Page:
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As legal marijuana hits Colorado storefronts, beware of “pot DUI”

In Colorado, as in the rest of the nation, driving under the influence of alcohol is a pervasive criminal charge. In fact, hundreds of Colorado drivers were arrested over the recent New Year’s holiday for drunk driving in a massive statewide crackdown.

However, in 2014 another type of impaired driving will weigh heavily on the minds of Colorado’s police force. The first shops offering marijuana that is legal under Colorado laws opened their doors in early January. In working to prove the efficacy of the state’s first-of-its-kind marijuana law, there will likely be strong enforcement for so-called “pot DUI” in the coming year.

Consider whether or not you should refuse chemical testing

As with an alcohol stop, a marijuana DUI typically begins with the arresting officer using vehicular cues to observe some sign of impairment. It could be swerving, speeding, not signaling or a variety of other slight roadway missteps.

Once the driver has been pulled over, the officer will look for other signs of marijuana impairment, such as a marijuana odor or red eyes. If the officer believes marijuana might be in the driver’s system, the officer may ask the driver to perform a standard roadside sobriety test.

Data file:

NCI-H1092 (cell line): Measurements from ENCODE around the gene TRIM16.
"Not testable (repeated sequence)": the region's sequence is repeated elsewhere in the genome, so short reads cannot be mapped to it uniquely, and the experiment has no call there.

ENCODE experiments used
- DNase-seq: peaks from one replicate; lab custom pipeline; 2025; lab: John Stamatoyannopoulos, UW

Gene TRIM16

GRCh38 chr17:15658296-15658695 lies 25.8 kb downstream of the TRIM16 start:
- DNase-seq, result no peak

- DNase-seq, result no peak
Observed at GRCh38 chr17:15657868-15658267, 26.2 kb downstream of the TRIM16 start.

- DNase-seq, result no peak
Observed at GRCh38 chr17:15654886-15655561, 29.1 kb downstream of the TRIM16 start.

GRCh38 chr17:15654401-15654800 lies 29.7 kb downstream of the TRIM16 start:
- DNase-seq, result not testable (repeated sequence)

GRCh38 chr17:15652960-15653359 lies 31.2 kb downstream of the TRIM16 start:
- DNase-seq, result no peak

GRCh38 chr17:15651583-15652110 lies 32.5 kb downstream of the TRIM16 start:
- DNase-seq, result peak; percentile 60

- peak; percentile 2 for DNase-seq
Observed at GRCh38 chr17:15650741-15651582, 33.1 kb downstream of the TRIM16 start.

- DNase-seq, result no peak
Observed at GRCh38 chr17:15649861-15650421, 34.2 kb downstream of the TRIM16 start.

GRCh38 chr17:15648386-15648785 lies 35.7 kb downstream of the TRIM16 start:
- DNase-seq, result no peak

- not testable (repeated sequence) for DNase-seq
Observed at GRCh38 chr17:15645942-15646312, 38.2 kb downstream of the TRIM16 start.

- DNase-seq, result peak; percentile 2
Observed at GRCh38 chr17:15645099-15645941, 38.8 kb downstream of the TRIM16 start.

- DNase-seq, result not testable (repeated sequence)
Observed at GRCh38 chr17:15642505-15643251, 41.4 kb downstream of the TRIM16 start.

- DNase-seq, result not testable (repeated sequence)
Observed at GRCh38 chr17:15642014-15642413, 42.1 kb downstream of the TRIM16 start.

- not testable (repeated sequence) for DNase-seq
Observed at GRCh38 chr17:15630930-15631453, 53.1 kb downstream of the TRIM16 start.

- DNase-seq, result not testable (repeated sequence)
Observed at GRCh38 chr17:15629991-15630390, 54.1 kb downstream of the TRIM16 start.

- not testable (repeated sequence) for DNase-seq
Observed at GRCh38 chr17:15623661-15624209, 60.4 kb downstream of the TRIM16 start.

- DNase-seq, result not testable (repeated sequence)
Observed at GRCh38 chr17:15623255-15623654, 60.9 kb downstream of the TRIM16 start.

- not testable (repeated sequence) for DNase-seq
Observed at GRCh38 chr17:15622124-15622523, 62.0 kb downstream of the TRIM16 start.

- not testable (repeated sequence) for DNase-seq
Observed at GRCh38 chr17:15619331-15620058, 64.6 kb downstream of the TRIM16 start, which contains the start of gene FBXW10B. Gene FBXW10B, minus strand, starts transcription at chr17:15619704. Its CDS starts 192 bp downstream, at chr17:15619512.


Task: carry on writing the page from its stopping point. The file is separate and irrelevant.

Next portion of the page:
These roadside sobriety tests may include the walk-and-turn or the one-leg stand. Drivers should be very cautious about agreeing to perform a roadside sobriety test. There is no legal consequence in Colorado for declining to perform a standard roadside sobriety test. What’s more, your performance on these tests can be used as evidence against you in a DUI prosecution.

On the other hand, you are required by Colorado law to submit to a chemical test if you have been taken into custody on suspicion of driving while impaired by marijuana. For a pot DUI, this can only be a blood test, as there is no breath testing device to measure the level of active THC in a person’s system (THC is the active chemical ingredient of marijuana). You can still refuse the chemical test, but there are legal consequences for doing so, namely a suspension of your driver’s license.

The legal blood limit for driving was set at 5ng of THC per ml of blood in Colorado. A jury may convict you for a pot DUI based solely on the results of the chemical test. Even so, a blood test may be challenged; unlike in a breath test for an alcohol DUI, when blood is tested a sample is retained that can be retested through an independent laboratory.

Consult a Colorado criminal defense attorney as soon as possible

Whether you unwind with a few drinks or take advantage of Colorado’s new legal marijuana, it can be easy to overdo things and wind up with a DUI arrest. While there are serious consequences for any impaired driving offense, an arrest is not the same as a conviction and you do have the right to challenge the charges against you. If you have been arrested for DUI, get in contact with a Colorado criminal defense attorney as soon as possible. Sound legal advice is especially critical early in the process.